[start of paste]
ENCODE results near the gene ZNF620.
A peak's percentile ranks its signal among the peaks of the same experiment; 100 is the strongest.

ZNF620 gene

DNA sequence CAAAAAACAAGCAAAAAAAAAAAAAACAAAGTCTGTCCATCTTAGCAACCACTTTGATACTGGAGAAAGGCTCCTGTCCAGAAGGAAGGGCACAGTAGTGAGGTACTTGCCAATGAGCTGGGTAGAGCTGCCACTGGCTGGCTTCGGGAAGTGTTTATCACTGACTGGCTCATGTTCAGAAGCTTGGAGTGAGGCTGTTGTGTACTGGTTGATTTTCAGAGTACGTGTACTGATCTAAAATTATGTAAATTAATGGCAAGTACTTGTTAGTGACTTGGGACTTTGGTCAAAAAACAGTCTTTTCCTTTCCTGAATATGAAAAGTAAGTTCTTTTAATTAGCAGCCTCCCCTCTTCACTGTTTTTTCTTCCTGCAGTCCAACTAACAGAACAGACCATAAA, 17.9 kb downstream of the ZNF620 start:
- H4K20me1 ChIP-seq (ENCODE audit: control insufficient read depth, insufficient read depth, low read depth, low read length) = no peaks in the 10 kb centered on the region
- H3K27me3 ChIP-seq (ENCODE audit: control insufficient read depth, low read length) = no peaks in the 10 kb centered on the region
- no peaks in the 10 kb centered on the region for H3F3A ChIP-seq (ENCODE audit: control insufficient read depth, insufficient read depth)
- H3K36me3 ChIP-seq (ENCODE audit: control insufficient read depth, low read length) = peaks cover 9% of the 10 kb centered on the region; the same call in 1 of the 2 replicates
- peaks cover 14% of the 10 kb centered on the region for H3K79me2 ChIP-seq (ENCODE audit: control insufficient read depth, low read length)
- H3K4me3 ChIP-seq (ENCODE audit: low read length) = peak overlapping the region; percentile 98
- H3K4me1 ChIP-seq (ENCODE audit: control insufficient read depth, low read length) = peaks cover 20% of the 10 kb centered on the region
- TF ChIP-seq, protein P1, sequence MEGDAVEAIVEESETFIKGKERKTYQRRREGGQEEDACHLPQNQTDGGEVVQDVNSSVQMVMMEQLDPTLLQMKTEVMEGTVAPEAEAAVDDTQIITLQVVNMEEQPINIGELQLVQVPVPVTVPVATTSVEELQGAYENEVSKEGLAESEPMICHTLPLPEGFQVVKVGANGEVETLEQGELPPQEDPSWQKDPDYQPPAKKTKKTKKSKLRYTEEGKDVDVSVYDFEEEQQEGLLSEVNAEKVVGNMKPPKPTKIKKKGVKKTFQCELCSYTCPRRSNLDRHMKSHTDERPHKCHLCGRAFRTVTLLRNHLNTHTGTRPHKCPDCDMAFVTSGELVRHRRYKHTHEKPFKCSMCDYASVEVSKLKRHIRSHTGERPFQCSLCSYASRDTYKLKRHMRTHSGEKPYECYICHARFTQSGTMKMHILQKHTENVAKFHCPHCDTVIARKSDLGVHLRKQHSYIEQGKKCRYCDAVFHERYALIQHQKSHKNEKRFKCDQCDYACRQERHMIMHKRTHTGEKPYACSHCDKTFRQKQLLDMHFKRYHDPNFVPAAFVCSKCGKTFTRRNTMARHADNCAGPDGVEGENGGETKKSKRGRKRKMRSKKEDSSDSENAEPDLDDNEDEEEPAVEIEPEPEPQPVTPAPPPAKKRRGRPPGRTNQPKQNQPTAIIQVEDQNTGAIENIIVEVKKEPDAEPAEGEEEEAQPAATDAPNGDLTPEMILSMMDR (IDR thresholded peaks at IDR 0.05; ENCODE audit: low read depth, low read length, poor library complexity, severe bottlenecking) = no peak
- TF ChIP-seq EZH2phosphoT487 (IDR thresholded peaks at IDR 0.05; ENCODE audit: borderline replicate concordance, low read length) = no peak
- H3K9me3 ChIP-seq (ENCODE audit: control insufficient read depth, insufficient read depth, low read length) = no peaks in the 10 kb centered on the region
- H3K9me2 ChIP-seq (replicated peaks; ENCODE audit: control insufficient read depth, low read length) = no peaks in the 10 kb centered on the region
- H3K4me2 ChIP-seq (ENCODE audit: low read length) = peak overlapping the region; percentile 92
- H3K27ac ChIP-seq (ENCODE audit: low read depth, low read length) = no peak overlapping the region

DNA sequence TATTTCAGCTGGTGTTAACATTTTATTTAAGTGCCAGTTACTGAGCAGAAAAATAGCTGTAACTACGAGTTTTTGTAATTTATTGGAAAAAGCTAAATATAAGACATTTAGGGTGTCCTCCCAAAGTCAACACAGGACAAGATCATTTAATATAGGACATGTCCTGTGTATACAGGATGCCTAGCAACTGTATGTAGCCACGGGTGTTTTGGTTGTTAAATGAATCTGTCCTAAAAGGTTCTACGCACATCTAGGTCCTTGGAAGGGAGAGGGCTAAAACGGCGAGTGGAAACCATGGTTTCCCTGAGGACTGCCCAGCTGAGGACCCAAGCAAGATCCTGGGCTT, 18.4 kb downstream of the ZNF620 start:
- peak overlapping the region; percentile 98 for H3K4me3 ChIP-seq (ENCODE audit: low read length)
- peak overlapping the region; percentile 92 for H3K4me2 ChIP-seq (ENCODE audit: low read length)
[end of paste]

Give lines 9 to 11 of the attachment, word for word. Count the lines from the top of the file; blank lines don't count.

- peaks cover 14% of the 10 kb centered on the region for H3K79me2 ChIP-seq (ENCODE audit: control insufficient read depth, low read length)
- H3K4me3 ChIP-seq (ENCODE audit: low read length) = peak overlapping the region; percentile 98
- H3K4me1 ChIP-seq (ENCODE audit: control insufficient read depth, low read length) = peaks cover 20% of the 10 kb centered on the region